Back in the city, we observed the combination of tradition and modernity. All around the country you can find temples or pagodas where families come to honor their ancestors. Many Vietnamese are deeply spiritual and pay respect to their ancestors through rituals, altars, and prayer. Families are close knit, with many of our homestay families being comprised of 3 generations under one roof. Traditions are often passed from grandparent to grandchild, especially when it comes to gender roles. Within our homestays, we witnessed how gender informs the behavior of our family members.
In class, we were able to learn about the present health challenges facing men and women. To our surprise, nearly 50% of men smoke while less than 2% of women do. Within the country, abortions are legal, although the responsibility to provide sex education and family planning remains a ping pong game between the school system and the family. Sex preference for babies is common, with families desiring boys over girls. And since 1990, the rate of STIs and HIV have increased steadily. Over the last 7 years, however, Viet Nam has taken steps to promote prevention and treatment through education. With the help of PEPFAR, these programs are able to provide training, supplies, equipment and ARVs to the people.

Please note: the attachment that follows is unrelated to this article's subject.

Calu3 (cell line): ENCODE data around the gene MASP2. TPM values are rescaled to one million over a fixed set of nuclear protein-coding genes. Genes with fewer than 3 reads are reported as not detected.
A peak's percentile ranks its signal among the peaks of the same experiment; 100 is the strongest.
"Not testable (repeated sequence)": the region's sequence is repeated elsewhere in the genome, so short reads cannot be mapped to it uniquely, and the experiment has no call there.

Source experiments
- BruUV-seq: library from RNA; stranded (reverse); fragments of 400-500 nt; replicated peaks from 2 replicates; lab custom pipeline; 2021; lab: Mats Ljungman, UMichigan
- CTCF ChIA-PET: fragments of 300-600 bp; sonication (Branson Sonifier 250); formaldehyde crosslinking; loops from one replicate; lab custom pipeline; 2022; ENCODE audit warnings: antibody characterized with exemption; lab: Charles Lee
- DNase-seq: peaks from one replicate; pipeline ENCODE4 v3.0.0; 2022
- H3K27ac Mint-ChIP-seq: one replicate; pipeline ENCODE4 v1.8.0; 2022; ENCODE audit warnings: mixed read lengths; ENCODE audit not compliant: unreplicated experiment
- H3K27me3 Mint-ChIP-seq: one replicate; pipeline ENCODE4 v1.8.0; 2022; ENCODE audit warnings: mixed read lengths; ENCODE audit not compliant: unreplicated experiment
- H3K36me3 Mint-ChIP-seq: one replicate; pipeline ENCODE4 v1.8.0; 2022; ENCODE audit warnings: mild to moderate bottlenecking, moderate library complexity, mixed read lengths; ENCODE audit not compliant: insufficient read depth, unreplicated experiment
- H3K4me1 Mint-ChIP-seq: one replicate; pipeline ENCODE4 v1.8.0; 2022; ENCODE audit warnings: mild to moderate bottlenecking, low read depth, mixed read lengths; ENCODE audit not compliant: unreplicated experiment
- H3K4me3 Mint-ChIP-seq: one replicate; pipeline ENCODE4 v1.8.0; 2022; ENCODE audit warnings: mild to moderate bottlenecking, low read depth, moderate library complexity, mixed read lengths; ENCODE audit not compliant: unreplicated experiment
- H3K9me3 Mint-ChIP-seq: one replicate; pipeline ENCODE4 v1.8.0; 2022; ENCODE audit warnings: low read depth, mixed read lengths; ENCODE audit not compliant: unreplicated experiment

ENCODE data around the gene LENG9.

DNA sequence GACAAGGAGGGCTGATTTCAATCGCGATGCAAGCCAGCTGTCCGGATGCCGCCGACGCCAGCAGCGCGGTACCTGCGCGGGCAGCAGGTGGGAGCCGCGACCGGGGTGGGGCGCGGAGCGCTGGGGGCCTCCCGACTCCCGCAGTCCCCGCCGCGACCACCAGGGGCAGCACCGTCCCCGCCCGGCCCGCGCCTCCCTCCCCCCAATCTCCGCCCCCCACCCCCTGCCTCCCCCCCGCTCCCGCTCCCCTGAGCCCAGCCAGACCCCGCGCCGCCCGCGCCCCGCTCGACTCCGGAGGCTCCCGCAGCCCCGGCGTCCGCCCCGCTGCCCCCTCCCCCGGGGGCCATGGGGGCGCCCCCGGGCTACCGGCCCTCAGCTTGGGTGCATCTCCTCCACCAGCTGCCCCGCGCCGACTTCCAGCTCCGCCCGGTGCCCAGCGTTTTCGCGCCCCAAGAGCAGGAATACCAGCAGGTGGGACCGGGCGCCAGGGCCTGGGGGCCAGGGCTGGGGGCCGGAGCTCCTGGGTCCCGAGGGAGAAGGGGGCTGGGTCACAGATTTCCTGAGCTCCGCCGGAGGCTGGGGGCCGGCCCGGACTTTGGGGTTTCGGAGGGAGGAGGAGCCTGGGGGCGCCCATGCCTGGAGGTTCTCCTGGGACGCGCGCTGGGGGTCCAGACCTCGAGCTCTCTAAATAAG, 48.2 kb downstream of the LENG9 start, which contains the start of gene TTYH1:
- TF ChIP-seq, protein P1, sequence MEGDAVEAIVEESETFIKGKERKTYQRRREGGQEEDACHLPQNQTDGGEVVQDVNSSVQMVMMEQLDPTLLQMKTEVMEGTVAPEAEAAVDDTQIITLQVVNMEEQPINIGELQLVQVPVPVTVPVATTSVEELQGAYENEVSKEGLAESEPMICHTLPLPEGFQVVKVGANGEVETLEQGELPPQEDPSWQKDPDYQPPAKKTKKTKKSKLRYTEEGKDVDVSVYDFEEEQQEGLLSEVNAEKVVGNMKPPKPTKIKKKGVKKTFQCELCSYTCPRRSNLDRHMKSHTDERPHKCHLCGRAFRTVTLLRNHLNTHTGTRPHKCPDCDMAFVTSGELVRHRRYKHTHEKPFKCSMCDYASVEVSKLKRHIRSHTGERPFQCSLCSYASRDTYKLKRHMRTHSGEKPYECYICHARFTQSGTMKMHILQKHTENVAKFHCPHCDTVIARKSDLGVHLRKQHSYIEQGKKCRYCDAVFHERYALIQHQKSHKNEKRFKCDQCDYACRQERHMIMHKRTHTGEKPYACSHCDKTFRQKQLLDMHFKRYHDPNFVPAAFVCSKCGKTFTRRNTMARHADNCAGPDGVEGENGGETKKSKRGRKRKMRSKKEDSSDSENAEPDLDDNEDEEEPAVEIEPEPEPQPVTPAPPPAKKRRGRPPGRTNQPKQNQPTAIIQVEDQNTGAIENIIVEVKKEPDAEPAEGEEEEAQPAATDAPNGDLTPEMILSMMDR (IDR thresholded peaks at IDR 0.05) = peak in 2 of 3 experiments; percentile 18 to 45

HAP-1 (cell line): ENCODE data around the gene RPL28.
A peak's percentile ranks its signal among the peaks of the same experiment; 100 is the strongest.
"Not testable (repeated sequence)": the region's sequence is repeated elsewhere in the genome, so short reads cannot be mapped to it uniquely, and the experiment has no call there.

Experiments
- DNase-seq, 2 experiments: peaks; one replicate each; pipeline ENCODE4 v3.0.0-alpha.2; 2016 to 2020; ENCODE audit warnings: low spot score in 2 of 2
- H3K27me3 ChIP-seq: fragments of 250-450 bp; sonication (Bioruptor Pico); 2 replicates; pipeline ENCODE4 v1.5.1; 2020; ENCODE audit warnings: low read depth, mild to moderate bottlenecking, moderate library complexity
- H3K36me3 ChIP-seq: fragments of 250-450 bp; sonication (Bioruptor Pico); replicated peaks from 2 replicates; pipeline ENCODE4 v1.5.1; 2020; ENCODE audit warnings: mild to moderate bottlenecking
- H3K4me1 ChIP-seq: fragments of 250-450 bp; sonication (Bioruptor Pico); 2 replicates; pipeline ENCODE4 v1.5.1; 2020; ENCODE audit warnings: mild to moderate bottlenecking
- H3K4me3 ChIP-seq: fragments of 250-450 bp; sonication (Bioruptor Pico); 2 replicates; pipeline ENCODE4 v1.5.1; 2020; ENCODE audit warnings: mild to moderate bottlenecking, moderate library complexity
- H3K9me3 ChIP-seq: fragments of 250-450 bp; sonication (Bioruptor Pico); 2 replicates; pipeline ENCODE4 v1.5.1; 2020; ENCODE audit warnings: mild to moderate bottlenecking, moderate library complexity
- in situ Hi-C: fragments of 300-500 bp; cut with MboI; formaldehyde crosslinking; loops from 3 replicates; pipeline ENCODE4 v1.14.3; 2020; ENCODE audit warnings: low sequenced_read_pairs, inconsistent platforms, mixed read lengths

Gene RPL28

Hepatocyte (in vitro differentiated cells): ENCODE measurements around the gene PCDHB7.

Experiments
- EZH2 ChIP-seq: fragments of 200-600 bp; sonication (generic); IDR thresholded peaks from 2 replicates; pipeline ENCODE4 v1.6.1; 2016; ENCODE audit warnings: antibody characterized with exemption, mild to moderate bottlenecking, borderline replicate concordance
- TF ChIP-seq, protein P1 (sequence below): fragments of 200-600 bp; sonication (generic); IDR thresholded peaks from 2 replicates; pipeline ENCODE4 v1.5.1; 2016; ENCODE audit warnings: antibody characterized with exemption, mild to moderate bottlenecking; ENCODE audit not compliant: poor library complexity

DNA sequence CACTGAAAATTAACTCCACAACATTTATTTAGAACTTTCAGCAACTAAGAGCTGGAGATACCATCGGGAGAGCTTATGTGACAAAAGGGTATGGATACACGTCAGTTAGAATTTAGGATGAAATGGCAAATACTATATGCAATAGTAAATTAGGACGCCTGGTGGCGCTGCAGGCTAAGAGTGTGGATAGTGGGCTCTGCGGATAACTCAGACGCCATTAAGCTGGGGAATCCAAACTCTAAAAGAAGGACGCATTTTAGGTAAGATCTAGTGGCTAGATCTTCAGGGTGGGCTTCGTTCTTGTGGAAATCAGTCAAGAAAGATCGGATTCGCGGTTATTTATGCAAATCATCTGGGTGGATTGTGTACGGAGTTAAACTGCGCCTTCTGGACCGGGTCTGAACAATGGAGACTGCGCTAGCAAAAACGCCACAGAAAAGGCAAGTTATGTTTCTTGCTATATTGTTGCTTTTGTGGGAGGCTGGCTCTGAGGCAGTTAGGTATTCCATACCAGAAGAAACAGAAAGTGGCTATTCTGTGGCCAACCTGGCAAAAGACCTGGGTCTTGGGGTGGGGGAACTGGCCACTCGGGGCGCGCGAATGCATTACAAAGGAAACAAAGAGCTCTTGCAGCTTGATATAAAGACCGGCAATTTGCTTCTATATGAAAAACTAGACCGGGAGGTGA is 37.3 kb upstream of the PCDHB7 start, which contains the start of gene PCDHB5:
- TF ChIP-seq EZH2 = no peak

One of the most interesting experiences we had came from a site visit to the Hospital for Traditional Medicine. Here we were able to see how medical pluralism allows the population to use both traditional and modern medicine in a coordinated way. During this visit, and supported by discussions in our Health, Culture and Community class, we learned how each type of medicine is aware of the other and how procedures, remedies, and therapies can enhance each other. For many, especially those of the elderly population, traditional medicine is valued and used regularly. During case study interviews, one woman expressed to the Elderly and Aging group that she prefers using Traditional and Modern Medicine because they “both are drinkable”.